Jayati Das-Munshi et al., BJ Psych, July 26, 2012
To assess potential mechanisms underlying the observation that minority ethnic groups experience an increased risk of psychosis when living in neighbourhoods of lower own-group density.
Multilevel analysis of nationally representative community-level data (from the Ethnic Minorities Psychiatric Illness Rates in the Community survey), which included the main minority ethnic groups living in England, and a White British group. Structured instruments assessed discrimination, chronic strains and social support. The Psychosis Screening Questionnaire ascertained psychotic experiences.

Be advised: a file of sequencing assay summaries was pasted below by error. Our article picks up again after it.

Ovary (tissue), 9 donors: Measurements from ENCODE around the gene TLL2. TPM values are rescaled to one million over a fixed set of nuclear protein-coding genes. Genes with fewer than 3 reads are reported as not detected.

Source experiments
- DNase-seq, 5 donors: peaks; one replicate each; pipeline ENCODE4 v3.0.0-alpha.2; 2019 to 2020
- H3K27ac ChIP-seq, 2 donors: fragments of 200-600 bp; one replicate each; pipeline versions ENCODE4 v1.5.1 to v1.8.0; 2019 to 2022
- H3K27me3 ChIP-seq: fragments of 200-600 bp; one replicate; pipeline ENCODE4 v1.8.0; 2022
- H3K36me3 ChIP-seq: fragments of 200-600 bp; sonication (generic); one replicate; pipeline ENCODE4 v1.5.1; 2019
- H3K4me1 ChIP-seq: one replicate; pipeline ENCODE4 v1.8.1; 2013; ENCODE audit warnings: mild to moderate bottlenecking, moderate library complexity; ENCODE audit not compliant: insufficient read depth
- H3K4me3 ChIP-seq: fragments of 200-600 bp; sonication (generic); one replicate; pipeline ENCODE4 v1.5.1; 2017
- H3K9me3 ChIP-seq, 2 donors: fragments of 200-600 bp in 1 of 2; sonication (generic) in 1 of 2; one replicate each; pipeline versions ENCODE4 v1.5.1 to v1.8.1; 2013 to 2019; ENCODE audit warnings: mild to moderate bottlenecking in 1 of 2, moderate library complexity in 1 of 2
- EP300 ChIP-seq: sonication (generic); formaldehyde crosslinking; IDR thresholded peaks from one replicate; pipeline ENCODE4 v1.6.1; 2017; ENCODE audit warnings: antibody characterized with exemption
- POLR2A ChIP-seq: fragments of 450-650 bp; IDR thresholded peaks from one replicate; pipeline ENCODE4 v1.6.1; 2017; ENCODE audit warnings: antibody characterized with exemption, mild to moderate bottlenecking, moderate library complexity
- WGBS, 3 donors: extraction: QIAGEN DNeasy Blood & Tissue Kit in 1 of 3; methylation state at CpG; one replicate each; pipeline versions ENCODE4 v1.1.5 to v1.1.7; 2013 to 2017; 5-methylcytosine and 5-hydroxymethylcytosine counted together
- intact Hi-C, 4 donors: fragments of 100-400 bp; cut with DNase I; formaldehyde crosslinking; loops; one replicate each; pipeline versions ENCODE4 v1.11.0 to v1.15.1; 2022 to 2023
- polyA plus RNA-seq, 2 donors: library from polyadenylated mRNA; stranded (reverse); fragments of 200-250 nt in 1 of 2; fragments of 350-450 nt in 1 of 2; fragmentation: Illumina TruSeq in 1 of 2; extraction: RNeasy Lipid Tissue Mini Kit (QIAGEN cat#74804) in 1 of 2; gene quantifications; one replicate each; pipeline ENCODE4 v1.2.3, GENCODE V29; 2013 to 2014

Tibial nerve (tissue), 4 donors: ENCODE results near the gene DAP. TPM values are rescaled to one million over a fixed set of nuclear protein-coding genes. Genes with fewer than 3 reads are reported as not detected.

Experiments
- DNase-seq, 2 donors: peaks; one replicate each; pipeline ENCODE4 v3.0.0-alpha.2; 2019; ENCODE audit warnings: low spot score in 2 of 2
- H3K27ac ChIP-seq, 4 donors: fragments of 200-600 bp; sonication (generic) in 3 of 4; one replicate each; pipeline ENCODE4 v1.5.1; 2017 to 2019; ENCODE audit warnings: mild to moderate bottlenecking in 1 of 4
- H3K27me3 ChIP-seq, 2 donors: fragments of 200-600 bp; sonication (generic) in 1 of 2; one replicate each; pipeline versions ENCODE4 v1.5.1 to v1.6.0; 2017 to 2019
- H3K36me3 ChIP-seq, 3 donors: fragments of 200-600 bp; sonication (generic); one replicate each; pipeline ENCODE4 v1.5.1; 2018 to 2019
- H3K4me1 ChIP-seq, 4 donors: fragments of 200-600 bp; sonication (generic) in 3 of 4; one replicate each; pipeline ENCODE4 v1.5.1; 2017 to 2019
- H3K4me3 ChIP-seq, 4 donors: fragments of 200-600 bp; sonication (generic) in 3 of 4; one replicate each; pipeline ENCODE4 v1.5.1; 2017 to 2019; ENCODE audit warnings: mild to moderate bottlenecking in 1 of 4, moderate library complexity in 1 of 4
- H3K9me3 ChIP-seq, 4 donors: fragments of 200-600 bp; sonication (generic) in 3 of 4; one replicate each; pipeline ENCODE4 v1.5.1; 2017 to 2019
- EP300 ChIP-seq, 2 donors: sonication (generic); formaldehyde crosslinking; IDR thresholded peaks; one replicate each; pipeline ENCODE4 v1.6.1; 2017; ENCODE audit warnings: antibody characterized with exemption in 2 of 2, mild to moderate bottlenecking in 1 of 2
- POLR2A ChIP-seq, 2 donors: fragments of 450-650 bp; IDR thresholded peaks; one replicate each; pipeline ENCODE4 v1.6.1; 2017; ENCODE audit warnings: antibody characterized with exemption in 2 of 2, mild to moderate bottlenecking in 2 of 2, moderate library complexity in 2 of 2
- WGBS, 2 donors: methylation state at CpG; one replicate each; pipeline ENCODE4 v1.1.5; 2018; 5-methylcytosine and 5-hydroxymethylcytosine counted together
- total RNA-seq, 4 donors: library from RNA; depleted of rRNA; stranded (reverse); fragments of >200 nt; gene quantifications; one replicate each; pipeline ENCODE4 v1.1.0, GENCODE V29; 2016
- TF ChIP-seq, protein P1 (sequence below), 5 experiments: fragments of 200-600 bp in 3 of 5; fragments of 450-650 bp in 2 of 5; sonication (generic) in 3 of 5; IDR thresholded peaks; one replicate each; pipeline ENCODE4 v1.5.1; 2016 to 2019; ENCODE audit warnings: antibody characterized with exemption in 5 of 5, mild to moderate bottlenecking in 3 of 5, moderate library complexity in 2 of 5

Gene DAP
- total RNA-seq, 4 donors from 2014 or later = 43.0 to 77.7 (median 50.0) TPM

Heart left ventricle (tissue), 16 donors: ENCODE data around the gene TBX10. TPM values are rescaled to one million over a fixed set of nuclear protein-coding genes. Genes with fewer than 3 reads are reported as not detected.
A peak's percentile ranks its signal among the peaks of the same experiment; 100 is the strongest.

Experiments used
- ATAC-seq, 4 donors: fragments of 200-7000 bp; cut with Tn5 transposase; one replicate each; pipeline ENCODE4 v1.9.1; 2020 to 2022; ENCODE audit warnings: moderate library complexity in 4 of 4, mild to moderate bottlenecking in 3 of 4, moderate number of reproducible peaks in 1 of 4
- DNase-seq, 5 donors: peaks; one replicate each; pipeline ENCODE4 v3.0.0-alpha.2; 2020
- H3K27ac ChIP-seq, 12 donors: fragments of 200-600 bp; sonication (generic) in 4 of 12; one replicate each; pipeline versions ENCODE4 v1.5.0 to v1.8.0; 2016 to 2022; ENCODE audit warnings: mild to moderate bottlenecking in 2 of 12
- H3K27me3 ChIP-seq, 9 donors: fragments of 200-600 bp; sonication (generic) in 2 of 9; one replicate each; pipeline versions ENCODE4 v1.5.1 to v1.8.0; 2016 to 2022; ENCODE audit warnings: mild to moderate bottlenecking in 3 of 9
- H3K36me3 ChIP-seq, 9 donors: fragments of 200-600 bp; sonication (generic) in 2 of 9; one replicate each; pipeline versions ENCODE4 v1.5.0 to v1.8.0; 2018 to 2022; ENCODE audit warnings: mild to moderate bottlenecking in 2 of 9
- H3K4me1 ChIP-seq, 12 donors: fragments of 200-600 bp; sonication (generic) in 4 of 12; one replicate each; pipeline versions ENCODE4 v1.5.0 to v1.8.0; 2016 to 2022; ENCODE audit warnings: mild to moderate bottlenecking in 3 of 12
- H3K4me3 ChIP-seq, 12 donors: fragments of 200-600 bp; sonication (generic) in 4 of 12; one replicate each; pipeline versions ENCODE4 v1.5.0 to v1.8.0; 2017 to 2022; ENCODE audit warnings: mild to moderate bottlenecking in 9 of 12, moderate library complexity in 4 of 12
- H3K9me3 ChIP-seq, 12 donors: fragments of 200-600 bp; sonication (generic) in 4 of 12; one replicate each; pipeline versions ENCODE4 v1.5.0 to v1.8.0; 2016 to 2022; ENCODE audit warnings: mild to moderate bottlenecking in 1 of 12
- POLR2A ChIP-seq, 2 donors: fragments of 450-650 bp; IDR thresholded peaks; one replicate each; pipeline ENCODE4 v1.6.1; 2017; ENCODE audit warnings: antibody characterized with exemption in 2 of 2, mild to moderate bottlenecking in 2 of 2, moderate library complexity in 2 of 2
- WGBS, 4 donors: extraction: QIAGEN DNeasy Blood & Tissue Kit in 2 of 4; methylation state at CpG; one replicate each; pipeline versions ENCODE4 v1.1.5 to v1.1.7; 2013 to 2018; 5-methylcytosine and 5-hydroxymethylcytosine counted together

For every ten percentage point reduction in own-group density, the relative odds of reporting psychotic experiences increased 1.07 times (95% CI 1.01 — 1.14, P = 0.03 (trend)) for the total minority ethnic sample. In general, people living in areas of lower own-group density experienced greater social adversity that was in turn associated with reporting psychotic experiences.
People resident in neighbourhoods of higher own-group density experience ‘buffering’ effects from the social risk factors for psychosis.
[Editor’s Note: The full study is available here.]